Technology: Open Source Tools Help Ease Integration Woes

By Debra D'Agostino  |  Posted 05-23-2006

It¹s no secret that open source software and operating systems can help companies cut costs and create competitive advantages on the cheap. Now, a new set of open source tools are emerging to help connect and integrate entire IT systems‹open source or not.

Just ask Alex Knezevic, IT director at Marena Group, a small firm based in Laurenceville, Ga. Marena manufactures specialized post-surgical garments such as compression girdles and bras, made from a special fabric the company created and owns exclusively. "Let's say you have a procedure, like liposuction," he says. "Afterwards you need a garment to hold things in place while you heal. Our fabric actually speeds up recovery time."

Like many small businesses—the company employs about 50 people—Marena began migrating its systems to open source about eight months ago in an effort to cut overhead costs. But it quickly ran into a problem: Its proprietary systems weren't connecting easily to its open source applications. "We have about 10 systems that need to be connected," Knezevic says. "For example, our ERP system, which is open source, needed to connect to our order management system, which is proprietary." Since the point of moving to open source was to cut costs, Marena was in a bind. "The toughest thing in software development is integration," he says, "and companies like Oracle and Microsoft make a killing on tools that most companies can't afford and don't know how to use because they are so complex."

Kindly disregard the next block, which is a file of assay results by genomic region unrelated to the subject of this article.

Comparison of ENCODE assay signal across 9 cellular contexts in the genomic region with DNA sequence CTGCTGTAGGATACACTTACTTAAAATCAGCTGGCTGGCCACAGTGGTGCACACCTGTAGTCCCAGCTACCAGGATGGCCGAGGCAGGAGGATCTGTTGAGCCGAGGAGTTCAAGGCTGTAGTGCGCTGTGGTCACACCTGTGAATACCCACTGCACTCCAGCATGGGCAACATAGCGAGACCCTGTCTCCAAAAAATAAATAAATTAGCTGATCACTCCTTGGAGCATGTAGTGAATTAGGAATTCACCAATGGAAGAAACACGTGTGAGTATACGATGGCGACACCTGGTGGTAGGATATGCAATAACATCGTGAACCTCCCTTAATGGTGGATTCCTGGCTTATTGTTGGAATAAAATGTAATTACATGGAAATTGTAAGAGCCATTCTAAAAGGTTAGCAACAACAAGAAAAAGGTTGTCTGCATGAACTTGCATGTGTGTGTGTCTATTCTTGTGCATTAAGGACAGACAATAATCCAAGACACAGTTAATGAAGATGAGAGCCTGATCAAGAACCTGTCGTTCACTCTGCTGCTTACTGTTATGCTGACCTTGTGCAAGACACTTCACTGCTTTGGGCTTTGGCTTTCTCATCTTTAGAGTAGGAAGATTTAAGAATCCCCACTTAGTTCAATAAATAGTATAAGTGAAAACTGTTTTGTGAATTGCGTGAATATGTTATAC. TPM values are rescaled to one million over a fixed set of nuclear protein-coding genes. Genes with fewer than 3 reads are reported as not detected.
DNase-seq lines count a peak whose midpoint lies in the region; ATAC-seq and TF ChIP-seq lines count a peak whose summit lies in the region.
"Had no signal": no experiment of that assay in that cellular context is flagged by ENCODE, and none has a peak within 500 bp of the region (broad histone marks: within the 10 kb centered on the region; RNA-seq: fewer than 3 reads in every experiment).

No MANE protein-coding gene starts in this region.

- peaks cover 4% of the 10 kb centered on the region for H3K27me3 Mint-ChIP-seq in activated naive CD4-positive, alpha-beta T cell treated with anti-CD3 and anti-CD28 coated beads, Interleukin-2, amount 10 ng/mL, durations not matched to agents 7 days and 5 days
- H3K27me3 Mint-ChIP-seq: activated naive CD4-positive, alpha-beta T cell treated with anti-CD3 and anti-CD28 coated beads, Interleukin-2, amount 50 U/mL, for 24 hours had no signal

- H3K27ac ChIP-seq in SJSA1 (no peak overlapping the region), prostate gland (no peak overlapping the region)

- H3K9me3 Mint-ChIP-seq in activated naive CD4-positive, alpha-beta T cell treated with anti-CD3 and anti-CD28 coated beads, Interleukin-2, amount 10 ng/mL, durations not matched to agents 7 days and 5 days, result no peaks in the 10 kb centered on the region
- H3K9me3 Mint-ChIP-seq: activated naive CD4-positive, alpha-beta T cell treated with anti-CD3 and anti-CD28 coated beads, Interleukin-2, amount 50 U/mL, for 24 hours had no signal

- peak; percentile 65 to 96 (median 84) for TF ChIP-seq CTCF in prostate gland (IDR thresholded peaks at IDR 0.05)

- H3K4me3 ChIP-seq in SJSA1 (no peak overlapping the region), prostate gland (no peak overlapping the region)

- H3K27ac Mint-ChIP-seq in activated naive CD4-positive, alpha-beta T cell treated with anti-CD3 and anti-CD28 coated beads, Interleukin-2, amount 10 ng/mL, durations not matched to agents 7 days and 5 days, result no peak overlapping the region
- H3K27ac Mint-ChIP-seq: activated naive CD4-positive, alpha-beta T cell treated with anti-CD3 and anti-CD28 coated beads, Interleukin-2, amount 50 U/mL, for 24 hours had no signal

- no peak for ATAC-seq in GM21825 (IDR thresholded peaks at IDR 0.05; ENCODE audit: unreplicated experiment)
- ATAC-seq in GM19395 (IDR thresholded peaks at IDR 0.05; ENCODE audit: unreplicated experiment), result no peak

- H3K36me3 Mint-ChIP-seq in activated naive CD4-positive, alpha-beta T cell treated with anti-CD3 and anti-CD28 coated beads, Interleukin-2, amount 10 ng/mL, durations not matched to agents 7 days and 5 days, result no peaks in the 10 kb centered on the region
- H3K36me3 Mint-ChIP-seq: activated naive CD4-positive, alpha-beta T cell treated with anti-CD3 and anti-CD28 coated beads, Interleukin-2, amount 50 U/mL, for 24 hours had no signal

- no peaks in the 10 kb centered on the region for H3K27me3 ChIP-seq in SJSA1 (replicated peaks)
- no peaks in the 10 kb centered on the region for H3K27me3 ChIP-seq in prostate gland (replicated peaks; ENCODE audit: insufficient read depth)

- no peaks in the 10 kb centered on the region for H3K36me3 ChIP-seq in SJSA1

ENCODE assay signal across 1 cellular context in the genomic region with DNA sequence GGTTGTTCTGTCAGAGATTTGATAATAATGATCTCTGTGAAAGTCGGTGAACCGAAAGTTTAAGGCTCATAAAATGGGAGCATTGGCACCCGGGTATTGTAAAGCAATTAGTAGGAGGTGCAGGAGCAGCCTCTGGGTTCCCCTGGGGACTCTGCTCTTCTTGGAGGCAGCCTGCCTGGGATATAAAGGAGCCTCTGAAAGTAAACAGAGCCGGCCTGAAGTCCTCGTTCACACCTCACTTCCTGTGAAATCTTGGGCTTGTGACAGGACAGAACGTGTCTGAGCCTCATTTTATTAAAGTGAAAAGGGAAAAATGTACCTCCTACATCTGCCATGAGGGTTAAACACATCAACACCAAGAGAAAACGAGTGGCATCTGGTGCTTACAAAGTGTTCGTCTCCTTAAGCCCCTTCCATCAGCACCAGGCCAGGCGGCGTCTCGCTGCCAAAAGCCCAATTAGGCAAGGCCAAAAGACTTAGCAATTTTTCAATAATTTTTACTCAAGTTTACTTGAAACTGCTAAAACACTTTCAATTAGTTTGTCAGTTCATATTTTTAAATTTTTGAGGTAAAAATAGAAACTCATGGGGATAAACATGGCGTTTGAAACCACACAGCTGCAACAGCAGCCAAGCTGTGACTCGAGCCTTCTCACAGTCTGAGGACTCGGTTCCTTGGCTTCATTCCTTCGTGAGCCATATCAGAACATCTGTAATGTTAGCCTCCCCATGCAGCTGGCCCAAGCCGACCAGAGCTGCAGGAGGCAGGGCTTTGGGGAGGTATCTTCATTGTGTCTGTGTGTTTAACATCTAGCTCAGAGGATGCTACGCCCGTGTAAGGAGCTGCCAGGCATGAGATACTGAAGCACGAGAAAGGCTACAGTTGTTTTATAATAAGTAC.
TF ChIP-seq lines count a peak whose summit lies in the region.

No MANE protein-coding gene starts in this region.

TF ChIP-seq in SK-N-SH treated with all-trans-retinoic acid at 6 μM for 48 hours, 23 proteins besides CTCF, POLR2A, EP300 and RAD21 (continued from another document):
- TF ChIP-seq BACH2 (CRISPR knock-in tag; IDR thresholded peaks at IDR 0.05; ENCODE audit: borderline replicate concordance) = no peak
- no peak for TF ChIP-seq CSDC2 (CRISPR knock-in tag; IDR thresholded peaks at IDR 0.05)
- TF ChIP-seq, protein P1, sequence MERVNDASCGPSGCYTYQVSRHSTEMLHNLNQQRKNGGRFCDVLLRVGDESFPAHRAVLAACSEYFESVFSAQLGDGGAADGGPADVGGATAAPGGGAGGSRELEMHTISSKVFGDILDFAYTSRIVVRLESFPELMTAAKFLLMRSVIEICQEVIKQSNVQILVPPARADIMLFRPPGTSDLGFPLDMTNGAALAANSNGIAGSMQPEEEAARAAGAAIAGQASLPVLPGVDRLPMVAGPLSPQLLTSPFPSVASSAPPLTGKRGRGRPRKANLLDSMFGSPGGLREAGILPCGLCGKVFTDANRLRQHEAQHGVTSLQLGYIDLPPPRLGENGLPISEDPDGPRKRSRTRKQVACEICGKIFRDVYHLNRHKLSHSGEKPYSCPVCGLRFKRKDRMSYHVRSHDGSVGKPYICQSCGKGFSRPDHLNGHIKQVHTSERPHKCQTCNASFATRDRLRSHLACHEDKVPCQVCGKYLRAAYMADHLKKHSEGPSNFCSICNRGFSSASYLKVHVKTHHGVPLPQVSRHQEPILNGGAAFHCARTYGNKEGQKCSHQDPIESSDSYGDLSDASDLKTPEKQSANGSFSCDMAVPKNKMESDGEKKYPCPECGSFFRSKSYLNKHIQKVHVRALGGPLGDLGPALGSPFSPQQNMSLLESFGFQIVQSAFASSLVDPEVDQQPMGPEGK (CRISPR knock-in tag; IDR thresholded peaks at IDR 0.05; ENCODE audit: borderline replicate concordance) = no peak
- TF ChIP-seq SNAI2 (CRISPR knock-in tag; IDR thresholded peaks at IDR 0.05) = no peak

After some research, Marena turned to open source integration vendor Jitterbit. "We explored other options at first," says Knezevic, but the tools were either too hard or too expensive to use." Jitterbit's free software got Marena off to a good start, Knezevic says, "but it supported its software so well we decided to engage in a commercial license with them."

And it paid off. Knezevic estimates that hiring outside help to do the necessary system integration would have cost upwards of $120,000. The price of the Jitterbit license: $10,000. "It does involve some work and some quasi coding, but it's pretty straightforward—I don't even think you need programming experience to figure it out."

But it's not just about cost savings, Knezevic says. "Now we are free to do things our customers really want, like focusing on marketing plans and offering order customization options on our Web site," he says.

Knezevic hopes that Marena's strategic use of technology will also help to resurrect the sewing industry in the United States. "Most apparel manufacturers and sewing plants have gone overseas to Chian or India," he says. "We are one of the few survivors, and we believe we can motivate others into these waters. Technology is our market strategy for doing that."